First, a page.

16 October 2009


I am going to jump ahead a little bit in my Vietnam chronicle because today marks the 40th anniversary of one of the most memorable World Series games of my lifetime—and I never saw it. The laughingstock New York Mets reached the 1969 World Series after only 7 years of existence. And 40 years ago, they won it all.

As a part of life at An Hoa, the officers of the unit responsible for part of the defensive of the perimeter, which stretched approximately 4 miles, were routinely assigned as Officer of the Day for their unit’s sector. 1/5 manned Alfa Sector on the southwest part of the line. There were a number of sand bagged 3-man bunkers on the line, manned by riflemen and machine gunners waiting for the nearly nightly probe of the line by VC and NVA sapper units. They spent the night looking out over barbed wire, a minefield, and other assorted barriers including foogas positions.

Foogas was simply napalm loaded in a 55 gallon drum. The drum was buried in the ground at about a 10 to 15 degree angle. A blasting cap was inserted and when the hell box was clicked, a great gout of jellied gasoline flamed outward, cooking anyone caught in its arc.

The OD’s post was a prefabricated wooden bunker covered with sandbags about 30 meters to the rear of the center of the line. It was about 10 feet square and had room for the OD, the Sergeant of the Guard, and a radio operator. There was another position manned by three Marines a few meters to the rear of the bunker, covering the approach to its door.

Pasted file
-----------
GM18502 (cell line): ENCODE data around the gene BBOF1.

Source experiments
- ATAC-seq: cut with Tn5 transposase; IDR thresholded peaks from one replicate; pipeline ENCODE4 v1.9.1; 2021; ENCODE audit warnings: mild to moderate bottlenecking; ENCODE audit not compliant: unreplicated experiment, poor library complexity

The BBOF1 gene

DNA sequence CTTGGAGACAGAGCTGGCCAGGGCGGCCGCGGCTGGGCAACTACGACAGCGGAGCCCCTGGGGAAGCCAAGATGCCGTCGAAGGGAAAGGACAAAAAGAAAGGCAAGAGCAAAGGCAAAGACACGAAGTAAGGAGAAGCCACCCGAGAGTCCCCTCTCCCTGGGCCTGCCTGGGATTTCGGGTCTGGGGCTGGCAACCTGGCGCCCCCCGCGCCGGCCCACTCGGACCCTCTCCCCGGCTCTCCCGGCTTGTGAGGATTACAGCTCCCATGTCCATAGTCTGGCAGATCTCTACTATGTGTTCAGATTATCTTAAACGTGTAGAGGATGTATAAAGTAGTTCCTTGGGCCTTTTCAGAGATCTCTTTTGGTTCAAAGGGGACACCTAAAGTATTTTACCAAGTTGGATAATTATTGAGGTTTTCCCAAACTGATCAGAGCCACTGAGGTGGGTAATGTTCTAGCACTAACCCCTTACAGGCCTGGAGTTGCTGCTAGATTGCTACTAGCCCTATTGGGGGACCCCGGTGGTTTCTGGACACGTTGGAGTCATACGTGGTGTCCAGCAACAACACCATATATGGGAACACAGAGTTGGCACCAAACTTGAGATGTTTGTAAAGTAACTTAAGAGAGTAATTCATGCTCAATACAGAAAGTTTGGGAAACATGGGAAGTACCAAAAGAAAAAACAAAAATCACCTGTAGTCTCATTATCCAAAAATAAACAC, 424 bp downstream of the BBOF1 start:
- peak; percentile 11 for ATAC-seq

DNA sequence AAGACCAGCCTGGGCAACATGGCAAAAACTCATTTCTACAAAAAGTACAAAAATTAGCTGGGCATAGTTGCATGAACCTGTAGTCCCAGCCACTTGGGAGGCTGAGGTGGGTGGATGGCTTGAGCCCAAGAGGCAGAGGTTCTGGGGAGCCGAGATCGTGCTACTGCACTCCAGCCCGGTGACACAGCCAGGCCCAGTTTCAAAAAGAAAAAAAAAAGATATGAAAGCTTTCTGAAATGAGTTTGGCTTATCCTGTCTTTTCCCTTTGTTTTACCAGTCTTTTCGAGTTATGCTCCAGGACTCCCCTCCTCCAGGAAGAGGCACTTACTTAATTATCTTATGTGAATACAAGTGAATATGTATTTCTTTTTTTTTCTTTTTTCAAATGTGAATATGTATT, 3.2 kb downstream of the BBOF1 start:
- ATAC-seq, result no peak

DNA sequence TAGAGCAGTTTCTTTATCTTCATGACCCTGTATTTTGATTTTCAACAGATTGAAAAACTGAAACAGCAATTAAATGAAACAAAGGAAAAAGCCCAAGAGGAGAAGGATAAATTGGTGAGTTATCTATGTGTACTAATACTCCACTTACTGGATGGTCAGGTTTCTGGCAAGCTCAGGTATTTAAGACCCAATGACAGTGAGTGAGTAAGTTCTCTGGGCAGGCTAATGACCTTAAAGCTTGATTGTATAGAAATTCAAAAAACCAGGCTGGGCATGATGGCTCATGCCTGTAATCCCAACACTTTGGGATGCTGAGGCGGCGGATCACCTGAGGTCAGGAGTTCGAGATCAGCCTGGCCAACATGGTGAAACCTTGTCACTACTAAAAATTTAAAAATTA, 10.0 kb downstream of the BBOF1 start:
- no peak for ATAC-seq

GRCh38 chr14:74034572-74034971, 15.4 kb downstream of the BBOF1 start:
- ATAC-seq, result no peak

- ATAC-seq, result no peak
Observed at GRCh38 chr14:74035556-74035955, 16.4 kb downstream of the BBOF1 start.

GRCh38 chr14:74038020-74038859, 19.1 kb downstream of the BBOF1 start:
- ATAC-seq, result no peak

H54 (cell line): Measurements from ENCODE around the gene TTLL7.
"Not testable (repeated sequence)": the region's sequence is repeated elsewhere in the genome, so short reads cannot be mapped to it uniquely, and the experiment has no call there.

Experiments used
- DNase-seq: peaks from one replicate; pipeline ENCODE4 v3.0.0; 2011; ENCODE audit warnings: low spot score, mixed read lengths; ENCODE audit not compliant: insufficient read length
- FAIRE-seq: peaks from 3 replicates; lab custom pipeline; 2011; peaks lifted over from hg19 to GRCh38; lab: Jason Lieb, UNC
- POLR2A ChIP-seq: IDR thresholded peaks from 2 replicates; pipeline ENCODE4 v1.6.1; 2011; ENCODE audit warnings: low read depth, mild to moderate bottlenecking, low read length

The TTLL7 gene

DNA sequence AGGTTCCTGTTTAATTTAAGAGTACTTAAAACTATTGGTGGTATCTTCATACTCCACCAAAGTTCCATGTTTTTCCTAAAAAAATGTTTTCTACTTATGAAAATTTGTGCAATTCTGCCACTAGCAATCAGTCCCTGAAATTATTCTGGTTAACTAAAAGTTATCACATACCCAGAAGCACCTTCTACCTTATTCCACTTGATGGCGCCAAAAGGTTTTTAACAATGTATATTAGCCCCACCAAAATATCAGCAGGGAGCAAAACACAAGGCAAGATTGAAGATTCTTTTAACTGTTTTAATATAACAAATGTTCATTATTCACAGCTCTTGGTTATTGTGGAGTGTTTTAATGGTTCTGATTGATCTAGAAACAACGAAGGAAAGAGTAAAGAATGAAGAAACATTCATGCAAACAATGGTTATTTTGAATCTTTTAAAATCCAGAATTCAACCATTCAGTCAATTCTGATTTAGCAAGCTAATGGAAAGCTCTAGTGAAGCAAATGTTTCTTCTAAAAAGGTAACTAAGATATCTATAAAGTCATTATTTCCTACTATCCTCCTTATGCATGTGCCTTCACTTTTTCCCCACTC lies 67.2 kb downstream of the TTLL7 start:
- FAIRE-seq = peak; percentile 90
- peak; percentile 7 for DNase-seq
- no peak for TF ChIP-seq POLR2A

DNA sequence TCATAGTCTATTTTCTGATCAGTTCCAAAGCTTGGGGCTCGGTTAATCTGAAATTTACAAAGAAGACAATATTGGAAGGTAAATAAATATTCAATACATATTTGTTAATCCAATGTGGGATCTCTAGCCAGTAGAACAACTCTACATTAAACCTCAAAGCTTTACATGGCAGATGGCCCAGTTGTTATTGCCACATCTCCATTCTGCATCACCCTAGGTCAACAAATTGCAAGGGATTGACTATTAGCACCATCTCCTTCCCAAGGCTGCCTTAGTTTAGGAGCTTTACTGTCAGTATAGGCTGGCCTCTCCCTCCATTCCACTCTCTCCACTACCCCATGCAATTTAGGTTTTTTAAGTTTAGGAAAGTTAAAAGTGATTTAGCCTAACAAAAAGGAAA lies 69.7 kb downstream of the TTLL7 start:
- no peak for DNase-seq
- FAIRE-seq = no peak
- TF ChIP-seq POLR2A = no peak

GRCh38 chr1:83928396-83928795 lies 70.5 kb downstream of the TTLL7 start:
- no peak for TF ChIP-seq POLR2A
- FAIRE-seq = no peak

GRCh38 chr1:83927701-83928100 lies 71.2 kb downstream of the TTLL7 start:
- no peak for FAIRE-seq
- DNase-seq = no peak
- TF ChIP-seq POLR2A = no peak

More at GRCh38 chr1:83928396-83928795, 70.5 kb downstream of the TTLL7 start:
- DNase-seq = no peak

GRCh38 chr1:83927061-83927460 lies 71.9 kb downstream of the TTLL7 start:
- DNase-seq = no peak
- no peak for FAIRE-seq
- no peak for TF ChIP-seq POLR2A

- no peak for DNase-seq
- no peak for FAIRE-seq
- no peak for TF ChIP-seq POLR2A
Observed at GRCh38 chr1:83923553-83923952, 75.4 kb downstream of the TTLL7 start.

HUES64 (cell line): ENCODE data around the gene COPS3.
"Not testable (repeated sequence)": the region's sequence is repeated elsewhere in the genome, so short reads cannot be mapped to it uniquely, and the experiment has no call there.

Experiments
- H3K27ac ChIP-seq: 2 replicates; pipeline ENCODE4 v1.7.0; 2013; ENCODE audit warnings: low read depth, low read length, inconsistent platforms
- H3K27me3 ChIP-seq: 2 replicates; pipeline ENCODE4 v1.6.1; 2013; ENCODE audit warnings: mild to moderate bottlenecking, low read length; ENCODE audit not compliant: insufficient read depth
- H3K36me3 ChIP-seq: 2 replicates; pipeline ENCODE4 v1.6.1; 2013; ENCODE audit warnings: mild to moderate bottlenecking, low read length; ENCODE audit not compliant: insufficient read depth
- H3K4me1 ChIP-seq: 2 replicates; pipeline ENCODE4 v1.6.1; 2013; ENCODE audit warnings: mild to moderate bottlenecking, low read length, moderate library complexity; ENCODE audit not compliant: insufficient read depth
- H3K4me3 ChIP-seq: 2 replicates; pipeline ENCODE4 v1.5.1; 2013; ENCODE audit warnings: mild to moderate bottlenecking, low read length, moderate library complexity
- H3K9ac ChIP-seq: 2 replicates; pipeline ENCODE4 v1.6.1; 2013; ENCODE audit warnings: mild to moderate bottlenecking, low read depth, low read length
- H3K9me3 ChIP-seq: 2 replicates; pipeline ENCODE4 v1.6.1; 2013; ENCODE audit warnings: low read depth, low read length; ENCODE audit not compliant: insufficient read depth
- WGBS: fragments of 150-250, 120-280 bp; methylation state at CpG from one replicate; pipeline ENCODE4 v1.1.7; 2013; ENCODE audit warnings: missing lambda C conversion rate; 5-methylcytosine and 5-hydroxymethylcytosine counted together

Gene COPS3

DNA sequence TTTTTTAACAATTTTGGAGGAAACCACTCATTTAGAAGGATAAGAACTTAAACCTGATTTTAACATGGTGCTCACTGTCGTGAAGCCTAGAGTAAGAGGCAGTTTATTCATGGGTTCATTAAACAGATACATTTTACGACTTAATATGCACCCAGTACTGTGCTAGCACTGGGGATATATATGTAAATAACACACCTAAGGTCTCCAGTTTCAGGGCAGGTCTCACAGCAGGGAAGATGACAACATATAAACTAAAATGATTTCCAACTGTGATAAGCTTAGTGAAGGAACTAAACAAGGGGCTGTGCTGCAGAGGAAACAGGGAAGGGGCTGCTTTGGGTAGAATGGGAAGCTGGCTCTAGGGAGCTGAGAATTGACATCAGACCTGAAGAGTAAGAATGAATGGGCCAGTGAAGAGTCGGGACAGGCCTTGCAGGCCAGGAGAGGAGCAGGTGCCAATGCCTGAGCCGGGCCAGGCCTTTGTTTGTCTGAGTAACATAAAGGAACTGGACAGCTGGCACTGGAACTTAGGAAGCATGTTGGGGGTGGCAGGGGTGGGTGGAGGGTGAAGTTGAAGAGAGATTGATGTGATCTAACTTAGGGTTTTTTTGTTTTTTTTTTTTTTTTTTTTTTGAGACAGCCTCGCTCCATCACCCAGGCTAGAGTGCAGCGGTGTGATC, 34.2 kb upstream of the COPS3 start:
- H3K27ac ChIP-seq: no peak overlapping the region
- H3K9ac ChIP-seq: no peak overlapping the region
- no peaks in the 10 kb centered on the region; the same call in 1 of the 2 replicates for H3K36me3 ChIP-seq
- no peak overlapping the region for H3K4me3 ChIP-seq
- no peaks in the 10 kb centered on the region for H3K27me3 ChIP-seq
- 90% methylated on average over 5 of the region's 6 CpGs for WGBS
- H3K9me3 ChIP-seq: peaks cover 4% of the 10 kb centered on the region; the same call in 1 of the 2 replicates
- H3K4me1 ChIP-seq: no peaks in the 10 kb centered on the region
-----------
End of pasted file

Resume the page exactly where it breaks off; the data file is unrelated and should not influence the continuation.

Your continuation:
On the night of 16 October, I was OD. We had an FM radio in the bunker, tuned to AFVN (Armed Forces Radio Network Vietnam) and—courtesy of the international date line--were listening to the live broadcast of the Mets-Orioles game being played that afternoon in New York. The Mets held a three game to one lead in the Series.

In about the third inning, the world exploded in our adjacent sector. Echo Sector was manned by Battery E, 2/11. Sappers had gotten into their wire and began chucking satchel charges to blow holes in the wire. They wanted to destroy those 105mm cannon and they wanted to do it tonight. I headed out to the line, pulling one of the riflemen from the guard bunker to follow me.

My first job was to make sure that we manned positions that could fire into Echo Sector if necessary, to prevent the enemy from turning our flank. That meant spreading troops out and that took some time. There is a maxim in the Corps: “Every Marine a rifleman.” The troops on the line were not infantrymen. They were supply men and, cooks, truck drivers and clerks. But they were Marines and they were in the line. I spent some time moving from position to position, calming them down and making sure they were alert.

After a couple of hours, the “all clear” was sounded and I headed back for my bunker, anxious to hear how the game was going. As I entered, all I could hear was a terrible “static.”

“Aw, damn, what happened,” I asked? “Did we lose the signal?”

“Nosir, that ain’t static. Lieutenant, you ain’t gonna believe this, but the New York [universal modifier] Mets just won the World [universal modifier] Series.” What I had mistaken for static was 50,000 crazed Mets fans screaming their lungs out!

Now, I am a life-long Cardinals fan, and since that improbable season in 1993 when a group of happy misfits gave us a summer of joy, I have learned to love the Phillies. In both cities, the Mets are the enemy. I confess that I take joy from every Met loss.

But here’s to the Amazing Mets, the boys of summer of 1969. Bless ‘em all.

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